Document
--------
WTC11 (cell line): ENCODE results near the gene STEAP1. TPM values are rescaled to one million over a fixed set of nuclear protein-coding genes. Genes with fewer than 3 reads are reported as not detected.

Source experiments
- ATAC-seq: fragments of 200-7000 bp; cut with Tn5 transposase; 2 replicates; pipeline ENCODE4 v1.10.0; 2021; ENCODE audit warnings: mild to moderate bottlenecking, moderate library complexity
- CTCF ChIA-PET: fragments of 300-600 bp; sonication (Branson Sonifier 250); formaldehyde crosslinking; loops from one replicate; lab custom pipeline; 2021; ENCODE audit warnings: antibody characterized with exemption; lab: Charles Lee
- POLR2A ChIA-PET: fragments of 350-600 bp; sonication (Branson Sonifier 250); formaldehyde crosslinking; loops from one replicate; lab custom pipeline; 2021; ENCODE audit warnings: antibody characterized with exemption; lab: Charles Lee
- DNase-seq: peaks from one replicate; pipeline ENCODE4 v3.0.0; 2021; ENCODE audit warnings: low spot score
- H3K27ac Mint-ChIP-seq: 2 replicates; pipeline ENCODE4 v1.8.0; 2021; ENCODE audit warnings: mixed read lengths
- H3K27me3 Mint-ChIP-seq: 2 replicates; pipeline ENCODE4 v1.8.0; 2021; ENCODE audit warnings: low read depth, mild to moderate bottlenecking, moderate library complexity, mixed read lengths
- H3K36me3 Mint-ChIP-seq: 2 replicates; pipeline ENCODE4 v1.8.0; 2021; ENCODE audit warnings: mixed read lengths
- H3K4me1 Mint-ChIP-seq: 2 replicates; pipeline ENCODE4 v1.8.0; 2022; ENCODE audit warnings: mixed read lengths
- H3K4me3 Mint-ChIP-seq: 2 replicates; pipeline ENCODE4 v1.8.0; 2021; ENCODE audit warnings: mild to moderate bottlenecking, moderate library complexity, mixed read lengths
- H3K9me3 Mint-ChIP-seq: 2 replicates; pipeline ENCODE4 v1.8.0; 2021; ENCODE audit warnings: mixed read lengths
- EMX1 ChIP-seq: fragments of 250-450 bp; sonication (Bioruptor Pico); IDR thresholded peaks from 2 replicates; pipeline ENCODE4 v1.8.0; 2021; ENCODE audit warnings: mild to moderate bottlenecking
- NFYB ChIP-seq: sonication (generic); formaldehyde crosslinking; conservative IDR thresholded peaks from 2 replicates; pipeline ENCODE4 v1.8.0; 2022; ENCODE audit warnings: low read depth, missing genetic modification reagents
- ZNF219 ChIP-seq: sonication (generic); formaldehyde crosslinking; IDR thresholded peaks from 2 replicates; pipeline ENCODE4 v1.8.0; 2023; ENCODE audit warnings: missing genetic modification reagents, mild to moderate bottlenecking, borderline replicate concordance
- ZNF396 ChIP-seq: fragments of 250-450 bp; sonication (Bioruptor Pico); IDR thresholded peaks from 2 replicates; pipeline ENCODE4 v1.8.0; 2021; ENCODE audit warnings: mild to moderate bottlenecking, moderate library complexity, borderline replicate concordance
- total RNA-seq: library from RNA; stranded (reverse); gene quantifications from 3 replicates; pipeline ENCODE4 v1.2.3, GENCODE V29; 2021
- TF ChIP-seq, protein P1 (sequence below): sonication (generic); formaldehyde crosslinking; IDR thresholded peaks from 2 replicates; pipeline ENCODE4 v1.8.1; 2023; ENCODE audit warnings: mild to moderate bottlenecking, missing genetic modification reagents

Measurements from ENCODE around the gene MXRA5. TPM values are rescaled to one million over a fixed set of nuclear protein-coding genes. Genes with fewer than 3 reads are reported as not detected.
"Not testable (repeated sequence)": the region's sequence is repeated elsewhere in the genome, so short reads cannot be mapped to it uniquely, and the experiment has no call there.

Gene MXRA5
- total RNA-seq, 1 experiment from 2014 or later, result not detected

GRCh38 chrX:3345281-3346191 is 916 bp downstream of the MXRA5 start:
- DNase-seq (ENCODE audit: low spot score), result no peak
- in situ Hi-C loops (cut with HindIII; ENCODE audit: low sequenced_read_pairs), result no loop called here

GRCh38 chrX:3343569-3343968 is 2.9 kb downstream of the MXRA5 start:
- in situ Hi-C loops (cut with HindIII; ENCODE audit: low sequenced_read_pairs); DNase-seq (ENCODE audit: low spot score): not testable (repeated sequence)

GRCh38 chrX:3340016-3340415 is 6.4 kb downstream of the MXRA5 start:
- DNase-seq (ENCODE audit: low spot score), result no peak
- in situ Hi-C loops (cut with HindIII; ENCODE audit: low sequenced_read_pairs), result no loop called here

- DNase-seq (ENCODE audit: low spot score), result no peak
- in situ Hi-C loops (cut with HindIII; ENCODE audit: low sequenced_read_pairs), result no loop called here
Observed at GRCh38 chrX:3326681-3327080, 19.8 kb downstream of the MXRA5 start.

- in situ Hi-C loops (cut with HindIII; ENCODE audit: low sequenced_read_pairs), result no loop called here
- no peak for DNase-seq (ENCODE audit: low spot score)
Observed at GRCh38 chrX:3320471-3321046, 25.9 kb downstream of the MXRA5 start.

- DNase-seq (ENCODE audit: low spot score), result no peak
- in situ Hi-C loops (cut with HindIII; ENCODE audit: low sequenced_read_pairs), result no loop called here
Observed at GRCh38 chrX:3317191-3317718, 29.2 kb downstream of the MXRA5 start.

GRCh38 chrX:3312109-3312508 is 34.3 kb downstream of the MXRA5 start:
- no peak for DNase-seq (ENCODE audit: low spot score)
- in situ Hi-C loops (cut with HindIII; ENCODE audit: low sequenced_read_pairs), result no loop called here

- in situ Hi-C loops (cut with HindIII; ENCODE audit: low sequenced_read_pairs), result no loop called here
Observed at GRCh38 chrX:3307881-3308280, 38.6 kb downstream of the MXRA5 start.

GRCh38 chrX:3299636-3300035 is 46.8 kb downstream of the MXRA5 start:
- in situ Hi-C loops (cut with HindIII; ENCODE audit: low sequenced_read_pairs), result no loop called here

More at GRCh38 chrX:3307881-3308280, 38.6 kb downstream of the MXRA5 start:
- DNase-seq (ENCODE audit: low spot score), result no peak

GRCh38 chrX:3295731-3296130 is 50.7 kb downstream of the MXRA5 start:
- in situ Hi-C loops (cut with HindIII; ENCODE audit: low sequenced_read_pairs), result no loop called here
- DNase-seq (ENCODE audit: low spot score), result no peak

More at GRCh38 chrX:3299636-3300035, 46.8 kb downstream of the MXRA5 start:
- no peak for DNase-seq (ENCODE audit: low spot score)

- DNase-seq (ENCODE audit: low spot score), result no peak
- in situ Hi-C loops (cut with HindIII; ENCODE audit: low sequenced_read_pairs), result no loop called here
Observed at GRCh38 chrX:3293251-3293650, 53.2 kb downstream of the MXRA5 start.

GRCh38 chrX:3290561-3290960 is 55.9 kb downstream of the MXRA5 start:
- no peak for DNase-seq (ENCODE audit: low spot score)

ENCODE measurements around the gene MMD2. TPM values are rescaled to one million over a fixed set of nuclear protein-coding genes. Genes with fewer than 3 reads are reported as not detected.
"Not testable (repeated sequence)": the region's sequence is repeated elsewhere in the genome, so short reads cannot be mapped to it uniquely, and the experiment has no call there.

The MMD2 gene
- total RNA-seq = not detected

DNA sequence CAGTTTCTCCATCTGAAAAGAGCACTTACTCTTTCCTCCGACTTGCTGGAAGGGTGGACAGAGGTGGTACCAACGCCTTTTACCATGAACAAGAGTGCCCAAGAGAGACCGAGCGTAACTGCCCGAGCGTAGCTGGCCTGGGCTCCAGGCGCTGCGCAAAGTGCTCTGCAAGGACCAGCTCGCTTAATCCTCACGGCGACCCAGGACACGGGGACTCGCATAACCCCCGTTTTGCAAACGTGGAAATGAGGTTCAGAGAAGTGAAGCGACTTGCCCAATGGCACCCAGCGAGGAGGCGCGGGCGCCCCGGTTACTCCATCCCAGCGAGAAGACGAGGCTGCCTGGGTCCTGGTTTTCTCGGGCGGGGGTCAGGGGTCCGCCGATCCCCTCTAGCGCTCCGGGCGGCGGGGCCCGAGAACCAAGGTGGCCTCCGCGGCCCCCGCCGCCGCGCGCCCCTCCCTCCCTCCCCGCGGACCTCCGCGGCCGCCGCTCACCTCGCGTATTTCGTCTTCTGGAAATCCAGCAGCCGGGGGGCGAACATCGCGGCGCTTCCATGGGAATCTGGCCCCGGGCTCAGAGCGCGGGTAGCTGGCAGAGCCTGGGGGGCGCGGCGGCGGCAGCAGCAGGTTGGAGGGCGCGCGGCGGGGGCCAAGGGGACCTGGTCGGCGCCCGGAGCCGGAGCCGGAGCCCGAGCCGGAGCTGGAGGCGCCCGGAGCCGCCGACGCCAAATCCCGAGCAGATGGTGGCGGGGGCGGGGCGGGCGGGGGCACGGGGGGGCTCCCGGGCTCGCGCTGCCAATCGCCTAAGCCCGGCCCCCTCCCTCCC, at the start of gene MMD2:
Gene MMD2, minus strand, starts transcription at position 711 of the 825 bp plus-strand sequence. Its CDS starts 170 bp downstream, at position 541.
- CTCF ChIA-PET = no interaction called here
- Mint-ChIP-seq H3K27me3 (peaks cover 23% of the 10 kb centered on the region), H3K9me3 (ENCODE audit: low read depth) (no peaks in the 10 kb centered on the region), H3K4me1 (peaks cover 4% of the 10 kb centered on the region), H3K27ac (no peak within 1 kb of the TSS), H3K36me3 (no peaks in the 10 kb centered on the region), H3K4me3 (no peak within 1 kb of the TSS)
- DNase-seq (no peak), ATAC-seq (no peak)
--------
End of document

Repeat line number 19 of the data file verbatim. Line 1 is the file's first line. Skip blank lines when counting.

Measurements from ENCODE around the gene MXRA5. TPM values are rescaled to one million over a fixed set of nuclear protein-coding genes. Genes with fewer than 3 reads are reported as not detected.